Man-made light is making a real mess of things, ecologically speaking. Years ago, I volunteered on a research team monitoring hawksbill sea turtles on Barbados. The worst task of my expedition was counting the number of hatchlings that had been squashed in the road as they followed the beacon of a bright porch light to their doom.
Hydrochara caraboides, a species of diving beetle that is attracted to lay its egg on cars, especially red ones.
Photo: Gyorgy Kriska
What I didn't realize is that light pollution is messing with the little critters, too. Insects that breed and feed on the surface of the water are living in a warped world. Anything shiny and dark looks like water to a bug, so insects are laying eggs on everything from asphalt to solar cells.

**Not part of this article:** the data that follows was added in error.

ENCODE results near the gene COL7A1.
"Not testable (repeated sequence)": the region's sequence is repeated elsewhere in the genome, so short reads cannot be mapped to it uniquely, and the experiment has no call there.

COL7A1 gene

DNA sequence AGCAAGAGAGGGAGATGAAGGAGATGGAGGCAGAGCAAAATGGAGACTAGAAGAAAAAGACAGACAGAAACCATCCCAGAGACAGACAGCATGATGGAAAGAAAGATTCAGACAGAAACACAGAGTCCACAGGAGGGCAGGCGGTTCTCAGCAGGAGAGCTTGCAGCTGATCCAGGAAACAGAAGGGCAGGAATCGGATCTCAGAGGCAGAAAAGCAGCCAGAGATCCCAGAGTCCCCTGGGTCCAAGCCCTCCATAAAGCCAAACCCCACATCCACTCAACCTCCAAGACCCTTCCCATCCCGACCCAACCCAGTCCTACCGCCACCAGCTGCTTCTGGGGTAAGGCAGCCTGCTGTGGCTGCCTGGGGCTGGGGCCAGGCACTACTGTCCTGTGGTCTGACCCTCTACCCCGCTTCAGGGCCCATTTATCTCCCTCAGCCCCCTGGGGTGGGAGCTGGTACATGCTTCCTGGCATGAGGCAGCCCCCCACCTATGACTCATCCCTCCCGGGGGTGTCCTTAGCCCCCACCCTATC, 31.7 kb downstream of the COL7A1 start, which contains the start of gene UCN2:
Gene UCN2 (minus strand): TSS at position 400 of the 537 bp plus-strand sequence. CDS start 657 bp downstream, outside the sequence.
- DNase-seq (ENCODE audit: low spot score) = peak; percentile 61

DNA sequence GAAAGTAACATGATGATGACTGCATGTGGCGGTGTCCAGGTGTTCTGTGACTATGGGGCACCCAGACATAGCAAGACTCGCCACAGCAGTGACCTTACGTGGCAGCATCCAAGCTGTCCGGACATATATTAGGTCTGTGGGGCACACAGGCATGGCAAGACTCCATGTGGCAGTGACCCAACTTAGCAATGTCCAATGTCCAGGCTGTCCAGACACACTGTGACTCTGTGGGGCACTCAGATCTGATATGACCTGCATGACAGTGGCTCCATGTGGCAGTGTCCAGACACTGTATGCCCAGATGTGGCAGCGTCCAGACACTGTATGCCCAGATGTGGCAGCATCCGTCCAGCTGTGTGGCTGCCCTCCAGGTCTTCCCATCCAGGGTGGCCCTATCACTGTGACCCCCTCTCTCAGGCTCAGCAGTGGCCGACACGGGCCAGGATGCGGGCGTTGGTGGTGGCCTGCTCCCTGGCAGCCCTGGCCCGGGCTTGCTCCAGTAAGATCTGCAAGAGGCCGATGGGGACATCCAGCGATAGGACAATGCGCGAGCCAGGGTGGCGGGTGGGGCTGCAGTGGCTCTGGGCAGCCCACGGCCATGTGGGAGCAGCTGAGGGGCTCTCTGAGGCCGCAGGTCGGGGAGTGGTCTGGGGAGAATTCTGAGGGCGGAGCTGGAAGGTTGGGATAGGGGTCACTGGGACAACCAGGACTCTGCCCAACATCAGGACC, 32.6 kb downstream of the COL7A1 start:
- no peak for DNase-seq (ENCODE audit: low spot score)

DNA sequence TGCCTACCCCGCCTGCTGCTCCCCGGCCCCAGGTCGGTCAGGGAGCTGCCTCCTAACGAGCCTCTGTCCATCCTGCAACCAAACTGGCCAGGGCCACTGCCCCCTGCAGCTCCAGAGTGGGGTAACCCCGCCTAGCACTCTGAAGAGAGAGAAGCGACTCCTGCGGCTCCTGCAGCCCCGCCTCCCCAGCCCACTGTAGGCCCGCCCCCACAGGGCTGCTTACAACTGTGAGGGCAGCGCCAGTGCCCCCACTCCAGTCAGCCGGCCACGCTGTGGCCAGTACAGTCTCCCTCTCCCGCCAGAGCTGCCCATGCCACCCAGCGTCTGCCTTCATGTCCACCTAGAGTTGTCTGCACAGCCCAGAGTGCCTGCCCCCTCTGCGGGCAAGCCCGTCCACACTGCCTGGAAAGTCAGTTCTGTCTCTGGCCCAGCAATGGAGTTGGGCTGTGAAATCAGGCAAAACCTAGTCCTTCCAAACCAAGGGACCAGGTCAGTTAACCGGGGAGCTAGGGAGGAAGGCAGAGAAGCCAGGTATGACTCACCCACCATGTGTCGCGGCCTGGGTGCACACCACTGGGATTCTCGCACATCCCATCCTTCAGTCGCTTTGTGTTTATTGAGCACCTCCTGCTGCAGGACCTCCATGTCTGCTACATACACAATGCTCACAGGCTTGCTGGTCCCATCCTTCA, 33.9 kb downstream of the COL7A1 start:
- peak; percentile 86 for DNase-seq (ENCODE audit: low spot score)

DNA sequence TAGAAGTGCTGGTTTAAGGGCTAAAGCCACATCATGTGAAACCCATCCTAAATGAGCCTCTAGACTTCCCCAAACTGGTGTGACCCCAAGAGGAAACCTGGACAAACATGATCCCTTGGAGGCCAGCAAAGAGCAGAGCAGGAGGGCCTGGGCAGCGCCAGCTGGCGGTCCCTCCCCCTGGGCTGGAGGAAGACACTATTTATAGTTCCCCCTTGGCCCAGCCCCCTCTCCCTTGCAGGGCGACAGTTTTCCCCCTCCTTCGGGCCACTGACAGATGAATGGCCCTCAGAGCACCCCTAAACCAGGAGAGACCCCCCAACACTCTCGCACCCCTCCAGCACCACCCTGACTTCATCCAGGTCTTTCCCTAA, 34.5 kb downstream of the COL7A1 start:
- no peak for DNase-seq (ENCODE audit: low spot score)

Since insects rank near the bottom of the food chain, their disoriented way of living could trickle up and affect their predators, too. When a population of dragonflies, for example, drops all its eggs on the highway rather than the pond, anything that feeds on them will be hurting for a meal.
Bruce Robertson, an ecologist studying at the W.K. Kellogg Biological Station in Michigan, is studying the effects of light reflected from man-made structures. Robertson notes there also might be potential for turning this finding to an advantage. In locations where trees are being destroyed by insect infestations, for example, "you may be able to create massive polarized light traps to crash bark beetle populations," if such species are found to be responsive to polarized light cues.